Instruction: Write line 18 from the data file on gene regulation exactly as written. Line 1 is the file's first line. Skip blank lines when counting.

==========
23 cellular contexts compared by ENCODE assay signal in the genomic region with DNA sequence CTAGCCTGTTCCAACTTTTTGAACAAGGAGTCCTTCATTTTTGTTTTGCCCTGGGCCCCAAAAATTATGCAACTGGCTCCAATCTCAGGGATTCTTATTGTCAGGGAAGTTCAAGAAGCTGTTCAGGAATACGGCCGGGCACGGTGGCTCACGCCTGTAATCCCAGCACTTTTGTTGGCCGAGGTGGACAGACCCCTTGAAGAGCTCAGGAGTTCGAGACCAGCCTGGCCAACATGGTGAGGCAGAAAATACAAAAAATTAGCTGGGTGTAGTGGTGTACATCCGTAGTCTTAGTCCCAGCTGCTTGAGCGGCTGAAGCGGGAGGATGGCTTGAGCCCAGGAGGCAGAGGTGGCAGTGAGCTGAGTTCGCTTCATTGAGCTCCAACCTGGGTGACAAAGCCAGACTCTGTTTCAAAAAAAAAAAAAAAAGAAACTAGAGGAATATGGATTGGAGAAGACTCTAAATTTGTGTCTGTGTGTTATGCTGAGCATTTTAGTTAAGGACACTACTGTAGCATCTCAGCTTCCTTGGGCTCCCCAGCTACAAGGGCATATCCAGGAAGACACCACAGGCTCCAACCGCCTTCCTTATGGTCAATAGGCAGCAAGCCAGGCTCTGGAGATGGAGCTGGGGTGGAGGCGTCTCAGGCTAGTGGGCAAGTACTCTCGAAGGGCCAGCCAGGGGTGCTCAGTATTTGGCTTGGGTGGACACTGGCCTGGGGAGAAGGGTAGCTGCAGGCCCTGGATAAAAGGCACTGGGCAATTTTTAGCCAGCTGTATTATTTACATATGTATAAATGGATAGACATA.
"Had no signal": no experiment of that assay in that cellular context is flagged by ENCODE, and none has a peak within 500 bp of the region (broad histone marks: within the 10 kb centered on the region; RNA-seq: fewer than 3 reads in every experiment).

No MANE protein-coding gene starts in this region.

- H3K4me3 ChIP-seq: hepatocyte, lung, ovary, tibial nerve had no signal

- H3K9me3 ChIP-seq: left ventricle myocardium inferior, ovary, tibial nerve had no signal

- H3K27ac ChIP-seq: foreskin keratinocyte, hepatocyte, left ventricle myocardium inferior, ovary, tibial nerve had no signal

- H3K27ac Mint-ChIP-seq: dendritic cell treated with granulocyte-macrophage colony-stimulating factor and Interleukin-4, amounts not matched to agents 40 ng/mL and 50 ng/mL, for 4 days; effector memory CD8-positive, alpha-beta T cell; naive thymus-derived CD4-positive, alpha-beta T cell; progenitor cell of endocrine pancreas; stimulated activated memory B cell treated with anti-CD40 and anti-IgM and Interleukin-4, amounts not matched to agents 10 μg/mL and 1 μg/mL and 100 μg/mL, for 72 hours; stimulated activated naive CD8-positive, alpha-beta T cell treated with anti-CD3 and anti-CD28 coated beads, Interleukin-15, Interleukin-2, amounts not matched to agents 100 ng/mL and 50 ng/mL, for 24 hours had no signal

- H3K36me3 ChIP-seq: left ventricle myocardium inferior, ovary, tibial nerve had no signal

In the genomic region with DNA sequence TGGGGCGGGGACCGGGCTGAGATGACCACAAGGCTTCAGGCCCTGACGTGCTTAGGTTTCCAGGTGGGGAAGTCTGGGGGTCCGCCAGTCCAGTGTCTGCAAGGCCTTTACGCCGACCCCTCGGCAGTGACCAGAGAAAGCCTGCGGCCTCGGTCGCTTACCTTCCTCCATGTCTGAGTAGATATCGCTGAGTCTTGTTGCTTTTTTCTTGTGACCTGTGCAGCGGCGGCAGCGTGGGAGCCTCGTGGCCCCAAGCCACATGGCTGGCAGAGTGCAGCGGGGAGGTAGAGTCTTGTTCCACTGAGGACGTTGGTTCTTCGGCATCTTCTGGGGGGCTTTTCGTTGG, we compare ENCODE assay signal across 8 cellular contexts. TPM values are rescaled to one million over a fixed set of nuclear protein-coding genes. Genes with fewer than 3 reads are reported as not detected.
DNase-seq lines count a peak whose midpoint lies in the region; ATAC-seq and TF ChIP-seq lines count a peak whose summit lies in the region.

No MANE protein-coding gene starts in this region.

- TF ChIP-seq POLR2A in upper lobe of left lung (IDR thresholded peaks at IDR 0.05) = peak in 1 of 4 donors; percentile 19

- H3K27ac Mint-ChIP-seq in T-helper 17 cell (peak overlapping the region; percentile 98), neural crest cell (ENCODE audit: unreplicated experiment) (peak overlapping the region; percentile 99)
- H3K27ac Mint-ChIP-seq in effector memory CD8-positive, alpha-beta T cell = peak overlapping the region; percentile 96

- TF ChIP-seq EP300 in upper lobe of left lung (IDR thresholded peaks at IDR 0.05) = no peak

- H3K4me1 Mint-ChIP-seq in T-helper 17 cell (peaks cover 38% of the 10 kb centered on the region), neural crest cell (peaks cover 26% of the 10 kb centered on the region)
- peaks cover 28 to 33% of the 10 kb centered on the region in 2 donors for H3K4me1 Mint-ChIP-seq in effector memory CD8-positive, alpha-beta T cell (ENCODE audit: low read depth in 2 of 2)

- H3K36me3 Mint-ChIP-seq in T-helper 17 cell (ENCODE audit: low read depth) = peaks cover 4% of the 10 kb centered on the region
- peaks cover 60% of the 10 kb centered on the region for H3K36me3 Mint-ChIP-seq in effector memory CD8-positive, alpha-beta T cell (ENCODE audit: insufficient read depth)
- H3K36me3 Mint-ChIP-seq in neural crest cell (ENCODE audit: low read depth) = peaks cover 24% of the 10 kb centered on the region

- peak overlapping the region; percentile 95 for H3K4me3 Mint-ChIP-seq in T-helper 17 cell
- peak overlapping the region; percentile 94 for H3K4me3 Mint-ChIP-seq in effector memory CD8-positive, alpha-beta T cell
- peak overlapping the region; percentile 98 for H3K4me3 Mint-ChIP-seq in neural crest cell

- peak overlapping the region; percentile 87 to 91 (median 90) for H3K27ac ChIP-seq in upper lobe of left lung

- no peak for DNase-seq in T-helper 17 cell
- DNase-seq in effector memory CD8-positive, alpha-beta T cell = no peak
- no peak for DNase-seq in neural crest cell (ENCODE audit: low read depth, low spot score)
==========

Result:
- H3K36me3 Mint-ChIP-seq in T-helper 17 cell (ENCODE audit: low read depth) = peaks cover 4% of the 10 kb centered on the region